The flegmatizers of the present invention can be readily prepared using methods well known to those skilled in the art. For example, polystyrene can be pyrolyzed/degraded at high temperature (300°-600° C.). The volatile products formed are styrene oligomers and styrene monomers. After stripping the styrene monomer from the mixture of volatile products, a syrup remains which is suitable for use as a flegmatizer.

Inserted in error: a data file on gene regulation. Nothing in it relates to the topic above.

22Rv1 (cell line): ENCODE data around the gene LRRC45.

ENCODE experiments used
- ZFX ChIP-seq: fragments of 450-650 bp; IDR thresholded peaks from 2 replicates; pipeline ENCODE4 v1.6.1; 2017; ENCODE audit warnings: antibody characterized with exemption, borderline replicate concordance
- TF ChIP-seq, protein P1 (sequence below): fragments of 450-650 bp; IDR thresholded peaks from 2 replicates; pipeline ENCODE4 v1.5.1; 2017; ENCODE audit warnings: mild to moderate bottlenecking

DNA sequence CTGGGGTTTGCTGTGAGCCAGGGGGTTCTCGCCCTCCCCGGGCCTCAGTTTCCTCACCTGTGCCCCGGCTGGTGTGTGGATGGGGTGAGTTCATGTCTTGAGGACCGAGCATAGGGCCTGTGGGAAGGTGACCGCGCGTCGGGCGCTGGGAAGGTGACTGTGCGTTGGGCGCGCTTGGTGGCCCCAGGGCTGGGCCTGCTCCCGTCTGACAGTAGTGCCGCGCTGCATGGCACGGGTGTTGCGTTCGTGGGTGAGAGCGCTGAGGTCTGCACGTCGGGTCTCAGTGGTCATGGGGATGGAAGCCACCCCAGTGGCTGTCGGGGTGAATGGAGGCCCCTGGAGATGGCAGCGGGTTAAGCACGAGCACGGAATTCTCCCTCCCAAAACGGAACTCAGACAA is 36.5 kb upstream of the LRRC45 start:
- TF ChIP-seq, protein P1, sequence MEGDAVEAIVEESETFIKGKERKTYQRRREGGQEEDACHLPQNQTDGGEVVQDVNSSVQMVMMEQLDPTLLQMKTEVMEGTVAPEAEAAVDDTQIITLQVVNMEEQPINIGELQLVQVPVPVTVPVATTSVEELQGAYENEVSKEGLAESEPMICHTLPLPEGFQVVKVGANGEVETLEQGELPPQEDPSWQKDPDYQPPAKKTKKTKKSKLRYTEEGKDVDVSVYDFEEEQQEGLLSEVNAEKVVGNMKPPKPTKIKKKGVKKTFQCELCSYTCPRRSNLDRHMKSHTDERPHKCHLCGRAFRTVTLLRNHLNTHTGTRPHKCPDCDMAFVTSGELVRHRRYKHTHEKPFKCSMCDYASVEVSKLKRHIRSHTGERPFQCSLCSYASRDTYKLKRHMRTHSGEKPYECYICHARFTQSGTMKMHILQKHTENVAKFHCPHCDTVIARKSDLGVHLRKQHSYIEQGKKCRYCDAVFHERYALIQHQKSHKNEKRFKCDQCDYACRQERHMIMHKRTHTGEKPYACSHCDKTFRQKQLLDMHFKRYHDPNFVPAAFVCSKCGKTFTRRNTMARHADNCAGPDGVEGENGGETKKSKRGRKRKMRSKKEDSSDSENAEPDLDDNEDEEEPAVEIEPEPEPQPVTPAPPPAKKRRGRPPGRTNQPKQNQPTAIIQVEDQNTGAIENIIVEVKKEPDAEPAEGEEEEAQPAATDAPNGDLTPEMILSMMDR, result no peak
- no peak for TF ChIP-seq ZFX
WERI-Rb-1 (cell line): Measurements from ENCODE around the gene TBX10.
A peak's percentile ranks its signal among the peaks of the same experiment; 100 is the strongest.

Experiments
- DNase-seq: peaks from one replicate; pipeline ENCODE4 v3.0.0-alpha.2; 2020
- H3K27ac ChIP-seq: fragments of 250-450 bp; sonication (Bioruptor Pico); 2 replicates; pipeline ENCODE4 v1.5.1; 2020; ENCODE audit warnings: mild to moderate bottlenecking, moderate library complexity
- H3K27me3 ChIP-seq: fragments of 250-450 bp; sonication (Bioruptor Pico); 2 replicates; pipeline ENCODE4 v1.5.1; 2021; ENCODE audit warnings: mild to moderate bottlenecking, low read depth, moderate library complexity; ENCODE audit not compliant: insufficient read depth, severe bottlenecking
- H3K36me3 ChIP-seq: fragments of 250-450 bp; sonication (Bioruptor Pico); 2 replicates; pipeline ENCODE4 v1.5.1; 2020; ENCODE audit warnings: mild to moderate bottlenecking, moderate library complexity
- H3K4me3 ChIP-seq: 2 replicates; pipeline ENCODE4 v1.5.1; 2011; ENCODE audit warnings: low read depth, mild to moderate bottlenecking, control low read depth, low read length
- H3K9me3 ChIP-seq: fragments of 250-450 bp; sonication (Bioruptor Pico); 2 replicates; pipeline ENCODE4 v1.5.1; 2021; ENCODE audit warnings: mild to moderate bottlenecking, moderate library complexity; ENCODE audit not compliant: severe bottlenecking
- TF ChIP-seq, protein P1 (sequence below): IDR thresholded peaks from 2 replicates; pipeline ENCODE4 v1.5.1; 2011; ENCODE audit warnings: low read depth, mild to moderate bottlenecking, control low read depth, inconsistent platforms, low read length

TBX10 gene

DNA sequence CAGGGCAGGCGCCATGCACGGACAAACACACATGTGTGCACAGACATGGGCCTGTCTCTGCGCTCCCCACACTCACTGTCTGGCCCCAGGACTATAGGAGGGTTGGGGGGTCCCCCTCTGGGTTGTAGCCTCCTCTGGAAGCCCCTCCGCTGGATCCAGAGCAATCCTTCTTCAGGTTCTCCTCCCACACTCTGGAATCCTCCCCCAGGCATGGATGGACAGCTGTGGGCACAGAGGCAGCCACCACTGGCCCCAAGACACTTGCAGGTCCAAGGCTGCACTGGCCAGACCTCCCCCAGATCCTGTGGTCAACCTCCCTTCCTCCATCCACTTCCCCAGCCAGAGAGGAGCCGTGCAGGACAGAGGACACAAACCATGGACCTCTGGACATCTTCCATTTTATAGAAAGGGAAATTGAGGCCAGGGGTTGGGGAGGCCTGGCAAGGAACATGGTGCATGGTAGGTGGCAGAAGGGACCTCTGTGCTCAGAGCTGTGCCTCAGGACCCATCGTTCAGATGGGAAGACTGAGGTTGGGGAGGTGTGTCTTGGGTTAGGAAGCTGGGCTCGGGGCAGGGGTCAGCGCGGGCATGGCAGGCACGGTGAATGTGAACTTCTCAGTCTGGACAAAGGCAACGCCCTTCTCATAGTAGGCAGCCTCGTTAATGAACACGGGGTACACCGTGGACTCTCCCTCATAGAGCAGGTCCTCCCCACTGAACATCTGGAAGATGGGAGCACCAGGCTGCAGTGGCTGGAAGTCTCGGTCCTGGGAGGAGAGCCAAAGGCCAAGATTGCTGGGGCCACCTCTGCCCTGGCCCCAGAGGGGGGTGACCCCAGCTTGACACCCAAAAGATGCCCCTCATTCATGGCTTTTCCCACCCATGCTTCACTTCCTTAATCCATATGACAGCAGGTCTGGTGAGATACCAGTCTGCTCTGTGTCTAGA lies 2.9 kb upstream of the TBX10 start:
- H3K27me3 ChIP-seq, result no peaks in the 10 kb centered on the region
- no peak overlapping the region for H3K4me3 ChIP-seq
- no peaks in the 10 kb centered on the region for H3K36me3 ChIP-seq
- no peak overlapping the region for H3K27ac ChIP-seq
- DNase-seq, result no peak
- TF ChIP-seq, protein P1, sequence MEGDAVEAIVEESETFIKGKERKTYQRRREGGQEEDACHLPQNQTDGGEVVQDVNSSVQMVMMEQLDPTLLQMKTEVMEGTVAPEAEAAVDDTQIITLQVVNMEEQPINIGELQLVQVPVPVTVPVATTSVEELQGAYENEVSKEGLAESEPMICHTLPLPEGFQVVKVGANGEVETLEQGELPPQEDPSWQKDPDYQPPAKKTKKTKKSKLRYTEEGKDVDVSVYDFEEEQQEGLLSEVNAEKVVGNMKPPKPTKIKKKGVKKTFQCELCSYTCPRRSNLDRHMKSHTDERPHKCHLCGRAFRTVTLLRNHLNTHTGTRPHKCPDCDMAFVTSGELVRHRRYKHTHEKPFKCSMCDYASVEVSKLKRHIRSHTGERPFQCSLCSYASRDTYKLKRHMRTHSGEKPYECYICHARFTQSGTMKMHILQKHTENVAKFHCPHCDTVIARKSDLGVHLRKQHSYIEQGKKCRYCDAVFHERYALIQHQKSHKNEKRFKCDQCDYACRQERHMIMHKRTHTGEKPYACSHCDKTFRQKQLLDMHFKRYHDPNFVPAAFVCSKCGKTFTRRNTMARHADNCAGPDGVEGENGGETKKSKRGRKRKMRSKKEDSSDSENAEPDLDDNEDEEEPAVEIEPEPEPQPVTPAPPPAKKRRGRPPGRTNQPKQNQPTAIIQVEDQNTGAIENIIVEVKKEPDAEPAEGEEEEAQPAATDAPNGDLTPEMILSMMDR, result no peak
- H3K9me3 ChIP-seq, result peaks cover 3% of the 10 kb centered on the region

The flegmatized organic peroxy compositions of the present invention are readily prepared by admixing the flegmatizer and the peroxide using conventional techniques.